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1. Introduction

Here is a small tip on how to determine OS of the remote computer using nmap command. This can be quite handy if you are trying to create inventory list of your LAN hosts or you simply do not know what is running behind certain local or remote IP address and you need some hints. Using nmap for this kind of job does not mean that you will be able to identify remote OS with 100% accuracy but nmap will certainly provide you with some quite solid educated guess.

2. Simply, scan of a local network

When trying to determine OS of the remote host using nmap, nmap will base its guess on various aspects such as open and closed ports of default OS installation, operating system fingerprints already submitted to nmap database by other users, MAC address etc. 

If you do not know what IP addresses are active on your LAN, you can, first, try to scan the entire subnet. For example, here I will scan my local subnet 10.1.1.*:

# nmap -sP 10.1.1.*

Starting Nmap 6.00 ( http://nmap.org ) at 2013-01-08 08:14 EST
Nmap scan report for 10.1.1.1
Host is up (0.0026s latency).
MAC Address: C4:7D:4F:6F:3E:D2 (Cisco Systems)
Nmap scan report for 10.1.1.11
Host is up.
Nmap scan report for 10.1.1.13
Host is up (0.0020s latency).
MAC Address: 00:13:02:30:FF:EC (Intel Corporate)
Nmap scan report for 10.1.1.14
Host is up (0.0022s latency).
MAC Address: A8:26:D9:ED:29:8E (HTC)
Nmap scan report for 10.1.1.250
Host is up (0.0041s latency).
MAC Address: 00:23:EB:71:E0:F6 (Cisco Systems)
Nmap done: 256 IP addresses (5 hosts up) scanned in 35.37 seconds

From the output above, we can see all currently active IP addresses and we already can see some hints on what any particular host maybe about.

3. Identify OS on remote host

For nmap to even make a guess, nmap needs to find at least 1 open and 1 closed port on a remote host. Using the previous scan results,  let us find out more about the host 10.1.1.13:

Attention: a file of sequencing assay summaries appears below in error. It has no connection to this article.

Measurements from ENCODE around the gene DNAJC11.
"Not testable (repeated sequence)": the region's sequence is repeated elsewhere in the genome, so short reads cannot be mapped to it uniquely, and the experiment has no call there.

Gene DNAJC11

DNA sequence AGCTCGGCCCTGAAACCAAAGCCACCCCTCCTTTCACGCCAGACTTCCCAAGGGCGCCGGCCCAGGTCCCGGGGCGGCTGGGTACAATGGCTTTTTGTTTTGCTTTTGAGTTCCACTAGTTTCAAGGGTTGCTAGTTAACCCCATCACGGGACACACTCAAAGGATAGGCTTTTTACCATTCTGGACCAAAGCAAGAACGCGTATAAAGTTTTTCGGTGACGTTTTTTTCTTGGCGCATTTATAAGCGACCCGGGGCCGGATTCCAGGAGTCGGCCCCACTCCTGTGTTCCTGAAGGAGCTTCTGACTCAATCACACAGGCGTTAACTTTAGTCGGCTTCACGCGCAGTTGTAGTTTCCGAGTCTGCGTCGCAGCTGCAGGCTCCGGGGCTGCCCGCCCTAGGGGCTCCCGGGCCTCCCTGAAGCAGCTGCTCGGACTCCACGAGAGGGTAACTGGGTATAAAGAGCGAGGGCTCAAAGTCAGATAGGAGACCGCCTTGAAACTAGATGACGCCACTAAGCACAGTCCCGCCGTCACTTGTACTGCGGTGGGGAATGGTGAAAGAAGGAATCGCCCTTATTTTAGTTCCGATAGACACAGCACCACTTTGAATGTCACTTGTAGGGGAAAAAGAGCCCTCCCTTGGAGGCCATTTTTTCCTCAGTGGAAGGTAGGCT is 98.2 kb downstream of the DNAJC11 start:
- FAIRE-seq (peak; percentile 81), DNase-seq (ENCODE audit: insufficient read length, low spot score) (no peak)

# nmap -O -sV 10.1.1.13

Output:

Nmap scan report for 10.1.1.13
Host is up (0.0073s latency).
Not shown: 995 closed ports
PORT     STATE SERVICE              VERSION
22/tcp   open  ssh                  OpenSSH 5.5p1 Debian 6+squeeze2 (protocol 2.0)
53/tcp   open  domain               ISC BIND 9.7.3
80/tcp   open  http                 Apache httpd 2.2.16 ((Debian))
111/tcp  open  rpcbind (rpcbind V2) 2 (rpc #100000)
3389/tcp open  ms-wbt-server        xrdp
MAC Address: 00:13:02:30:FF:EC (Intel Corporate)
Device type: general purpose
Running: Linux 2.6.X
OS CPE: cpe:/o:linux:kernel:2.6
OS details: Linux 2.6.32 - 2.6.35
Network Distance: 1 hop
Service Info: OS: Linux; CPE: cpe:/o:linux:kernel

OS and Service detection performed. Please report any incorrect results at http://nmap.org/submit/ .
Nmap done: 1 IP address (1 host up) scanned in 20.57 seconds

From the output above, we can determine that this particular host is running some version of the Linux operating system. Based on the ssh version, it is most likely Debian 6 ( Squeeze ) with kernel version 2.6 and most likely the kernel version is somewhere between  2.6.32 - 2.6.35.

4. Conclusion

The same technique can be also used for all over the WAN remote hosts. Scanning for OS version on a remote host can be quite handy to you as an administrator. On the other hand, this technique can also be abused by hackers. They can target any host with their exploitation attack based on quite accurate information of a running OS and its patch level. Let this be just a quick reminder for all of us to keep all our systems up to date.

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